Proving beyond any doubt that Oct4 was really and truly ectopically expressed in Gdf11 mutants took sensibly two years, three different methodologies and a healthy dose of stubbornness. However, in the meantime, we still wanted to know if Oct4 missexpression was responsible for the longer trunks these mutants showcased, which required a way to overcome its progressive downregulation throughout development. Therefore, we chose to take advantage of the Cdx2 promoter, which we had previously demonstrated to be active in axial progenitors, and use it to drive Oct4 expression in transgenic mouse embryos. So it was a dark December day – and a national holiday to boot – when Moisés and I were lucky to dissect together a particularly good batch of E18.5 transgenic embryos courtesy of Ana Nóvoa, transgenic wizard extraordinaire. And the results surpassed even our wildest expectations. Not only were we able to obtain embryos that mimicked the Gdf11 mutant axial phenotype, we also got fetuses that yielded up to 20 or 30 trunk segments (Fig.1). Which meant two things: first, that Oct4 missexpression was most likely the main factor responsible by the longer trunks in Gdf11 mutant embryos; and second, that the trunk to tail transition could be delayed almost indefinitely if you just maintained the right level of Oct4 activity during axial extension.
IV – How the snake got its curves
Needless to say, if something has long, rib-packed and organ-filled trunks… well, it’s snakes. Could Oct4 have a role in the making of their long trunks too? For that we needed to check its expression during snake embryonic development, which was most definitely not our area of expertise. We decided to ask for help from Francisca Leal and Martin J. Cohn from the University of Florida, proud owners of a lovely snake facility and source of infinite wisdom in all snake-related matters. We hit the jackpot: expression studies revealed that Oct4 was still present in snake embryos long after it was gone in equivalently staged mice embryos (Fig.2). That made for a classic case of gene expression heterochrony, in which the timing of a gene’s activation or silencing changes from one species to another.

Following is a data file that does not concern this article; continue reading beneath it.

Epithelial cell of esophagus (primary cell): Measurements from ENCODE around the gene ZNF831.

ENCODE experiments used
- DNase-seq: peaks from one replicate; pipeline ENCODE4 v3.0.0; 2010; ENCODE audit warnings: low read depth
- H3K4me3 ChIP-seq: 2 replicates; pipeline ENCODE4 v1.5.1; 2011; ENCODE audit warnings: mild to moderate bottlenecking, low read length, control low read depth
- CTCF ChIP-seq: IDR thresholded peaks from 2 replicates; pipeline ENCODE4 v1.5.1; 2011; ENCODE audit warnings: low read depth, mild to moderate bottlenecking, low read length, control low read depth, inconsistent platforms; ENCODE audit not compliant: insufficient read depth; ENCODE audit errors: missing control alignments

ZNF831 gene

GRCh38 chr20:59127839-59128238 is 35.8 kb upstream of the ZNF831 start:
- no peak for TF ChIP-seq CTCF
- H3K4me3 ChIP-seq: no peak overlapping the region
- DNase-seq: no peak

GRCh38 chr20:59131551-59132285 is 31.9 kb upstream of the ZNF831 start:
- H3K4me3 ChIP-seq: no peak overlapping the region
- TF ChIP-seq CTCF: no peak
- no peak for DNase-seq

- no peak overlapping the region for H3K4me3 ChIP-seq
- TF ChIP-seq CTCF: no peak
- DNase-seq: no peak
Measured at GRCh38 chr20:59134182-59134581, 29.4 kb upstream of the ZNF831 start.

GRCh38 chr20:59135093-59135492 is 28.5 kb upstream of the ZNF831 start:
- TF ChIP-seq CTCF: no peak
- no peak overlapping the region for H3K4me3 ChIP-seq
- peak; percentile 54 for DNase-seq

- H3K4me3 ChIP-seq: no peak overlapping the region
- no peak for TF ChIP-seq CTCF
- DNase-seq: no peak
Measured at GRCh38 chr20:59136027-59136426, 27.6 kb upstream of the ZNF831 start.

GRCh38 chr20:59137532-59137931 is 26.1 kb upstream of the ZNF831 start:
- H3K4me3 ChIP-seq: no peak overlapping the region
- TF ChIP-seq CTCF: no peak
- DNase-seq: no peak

What could have possibly happened during evolution for Oct4 to be so differently regulated in these two groups of organisms? Thanks to Francisca and her sequence analysis skills, we found out that the genomic landscape upstream of the snake Oct4 locus had diverged dramatically from mice and even lizards. Yet, this entire region was extremely well conserved among snakes. As sequence conservation generally means conservation in function, we wondered if these conserved non-coding sequences 5’ of snake Oct4 had any regulatory potential by testing them in mice. We found that a tiny, little 250bp region – the only region conserved in both lizard and snake species – was extremely active on its own, whereas when embedded within larger snake-specific sequences it was a lot less able to drive reporter gene expression. But these were only scattered, isolated pieces of a bigger puzzle. When we used a snake BAC containing the whole genomic context around Oct4 – a kind gift from Isabel Guerreiro and Denis Duboule – and got no expression in transgenic mice, we realized that this entire region most likely operated as a complex regulatory module, composed by a 250bp core regulatory enhancer under the additional control of neighbouring sequences. In the end, we think that the remarkable conservation in snake non-coding sequences probably resulted from strong selective pressures over Oct4 expression due to the adaptation to a fossorial lifestyle, which favoured long trunks for burrowing and prey constriction.
V – Epilogue
So there you have it: the story of how ditching the initial plan can be a good thing, if you just pay attention and let it happen. Especially when results start acquiring a life, to tell a story of their own. Go with the flow. Get really curious and excited. Talk to people, ask for help, and help out even more. And maybe, just maybe, you might stumble across something that, ultimately, turns out to be your dream Evo-Devo project.
Aires R, Jurberg AD, Leal F, Nóvoa A, Cohn MJ, Mallo M. (2016) Oct4 Is a Key Regulator of Vertebrate Trunk Length Diversity. Dev Cell. 2016 Aug 8;38(3):262-74
Andersson, O., Reissmann, E. and Ibáñez, C. F. (2006). Growth differentiation factor 11 signals through the transforming growth factor-beta receptor ALK5 to regionalize the anterior-posterior axis. EMBO Rep. 7, 831–7.
DeVeale, B., Brokhman, I., Mohseni, P., Babak, T., Yoon, C., Lin, A., Onishi, K., Tomilin, A., Pevny, L., Zandstra, P. W., et al. (2013). Oct4 Is Required ˜E7.5 for Proliferation in the Primitive Streak. PLoS Genet. 9, e1003957.
Frankenberg, S. R., Frank, D., Harland, R., Johnson, A. D., Nichols, J., Niwa, H., Schöler, H. R., Tanaka, E., Wylie, C. and Brickman, J. M. (2014). The POU-er of gene nomenclature. Development 141, 2921–3.
Jurberg, A. D., Aires, R., Varela-Lasheras, I., Nóvoa, A. and Mallo, M. (2013). Switching Axial Progenitors from Producing Trunk to Tail Tissues in Vertebrate Embryos. Dev. Cell 25, 451–462.
McPherron, A. C., Lawler, A. M. and Lee, S.-J. J. (1999). Regulation of anterior/posterior patterning of the axial skeleton by growth/differentiation factor 11. Nat. Genet. 22, 260–264.
Takahashi, K. and Yamanaka, S. (2006). Induction of pluripotent stem cells from mouse embryonic and adult fibroblast cultures by defined factors. Cell 126, 663–676.
Wilson, V., Olivera-Martínez, I. and Storey, K. G. (2009). Stem cells, signals and vertebrate body axis extension. Development 136, 2133–2133.